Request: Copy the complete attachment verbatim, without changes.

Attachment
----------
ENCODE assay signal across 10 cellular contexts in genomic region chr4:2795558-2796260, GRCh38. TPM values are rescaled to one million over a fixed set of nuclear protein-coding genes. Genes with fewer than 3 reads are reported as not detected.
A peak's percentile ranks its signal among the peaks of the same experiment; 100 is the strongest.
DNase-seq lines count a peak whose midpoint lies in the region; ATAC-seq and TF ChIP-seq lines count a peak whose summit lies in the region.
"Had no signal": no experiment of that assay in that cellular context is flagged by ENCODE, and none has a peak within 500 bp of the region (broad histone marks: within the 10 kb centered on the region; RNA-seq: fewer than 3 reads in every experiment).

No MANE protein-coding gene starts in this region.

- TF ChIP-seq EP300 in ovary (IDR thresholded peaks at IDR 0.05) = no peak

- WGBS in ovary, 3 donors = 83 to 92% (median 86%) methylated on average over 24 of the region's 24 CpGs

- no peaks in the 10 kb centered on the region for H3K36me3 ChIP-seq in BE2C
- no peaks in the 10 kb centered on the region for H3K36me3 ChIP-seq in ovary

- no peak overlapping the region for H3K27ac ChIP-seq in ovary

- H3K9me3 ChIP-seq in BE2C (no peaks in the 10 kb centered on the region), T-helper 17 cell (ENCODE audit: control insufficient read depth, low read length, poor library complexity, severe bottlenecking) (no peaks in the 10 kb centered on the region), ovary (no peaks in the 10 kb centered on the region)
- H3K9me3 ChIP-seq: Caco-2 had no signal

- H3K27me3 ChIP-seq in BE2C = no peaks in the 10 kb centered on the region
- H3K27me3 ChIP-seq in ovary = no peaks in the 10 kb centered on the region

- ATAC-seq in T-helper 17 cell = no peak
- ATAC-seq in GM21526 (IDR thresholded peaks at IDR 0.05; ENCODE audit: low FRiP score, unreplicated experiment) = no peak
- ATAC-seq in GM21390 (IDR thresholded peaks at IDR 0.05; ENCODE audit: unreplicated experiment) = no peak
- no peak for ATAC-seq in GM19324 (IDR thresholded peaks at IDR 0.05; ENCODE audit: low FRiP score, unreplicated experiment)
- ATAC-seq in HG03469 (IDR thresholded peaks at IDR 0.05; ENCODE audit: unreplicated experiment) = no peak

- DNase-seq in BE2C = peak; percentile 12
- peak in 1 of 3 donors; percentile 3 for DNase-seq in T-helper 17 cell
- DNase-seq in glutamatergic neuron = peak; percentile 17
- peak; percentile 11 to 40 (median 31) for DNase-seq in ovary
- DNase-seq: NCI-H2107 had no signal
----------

ENCODE assay signal across 10 cellular contexts in genomic region chr4:2795558-2796260, GRCh38. TPM values are rescaled to one million over a fixed set of nuclear protein-coding genes. Genes with fewer than 3 reads are reported as not detected.
A peak's percentile ranks its signal among the peaks of the same experiment; 100 is the strongest.
DNase-seq lines count a peak whose midpoint lies in the region; ATAC-seq and TF ChIP-seq lines count a peak whose summit lies in the region.
"Had no signal": no experiment of that assay in that cellular context is flagged by ENCODE, and none has a peak within 500 bp of the region (broad histone marks: within the 10 kb centered on the region; RNA-seq: fewer than 3 reads in every experiment).

No MANE protein-coding gene starts in this region.

- TF ChIP-seq EP300 in ovary (IDR thresholded peaks at IDR 0.05) = no peak

- WGBS in ovary, 3 donors = 83 to 92% (median 86%) methylated on average over 24 of the region's 24 CpGs

- no peaks in the 10 kb centered on the region for H3K36me3 ChIP-seq in BE2C
- no peaks in the 10 kb centered on the region for H3K36me3 ChIP-seq in ovary

- no peak overlapping the region for H3K27ac ChIP-seq in ovary

- H3K9me3 ChIP-seq in BE2C (no peaks in the 10 kb centered on the region), T-helper 17 cell (ENCODE audit: control insufficient read depth, low read length, poor library complexity, severe bottlenecking) (no peaks in the 10 kb centered on the region), ovary (no peaks in the 10 kb centered on the region)
- H3K9me3 ChIP-seq: Caco-2 had no signal

- H3K27me3 ChIP-seq in BE2C = no peaks in the 10 kb centered on the region
- H3K27me3 ChIP-seq in ovary = no peaks in the 10 kb centered on the region

- ATAC-seq in T-helper 17 cell = no peak
- ATAC-seq in GM21526 (IDR thresholded peaks at IDR 0.05; ENCODE audit: low FRiP score, unreplicated experiment) = no peak
- ATAC-seq in GM21390 (IDR thresholded peaks at IDR 0.05; ENCODE audit: unreplicated experiment) = no peak
- no peak for ATAC-seq in GM19324 (IDR thresholded peaks at IDR 0.05; ENCODE audit: low FRiP score, unreplicated experiment)
- ATAC-seq in HG03469 (IDR thresholded peaks at IDR 0.05; ENCODE audit: unreplicated experiment) = no peak

- DNase-seq in BE2C = peak; percentile 12
- peak in 1 of 3 donors; percentile 3 for DNase-seq in T-helper 17 cell
- DNase-seq in glutamatergic neuron = peak; percentile 17
- peak; percentile 11 to 40 (median 31) for DNase-seq in ovary
- DNase-seq: NCI-H2107 had no signal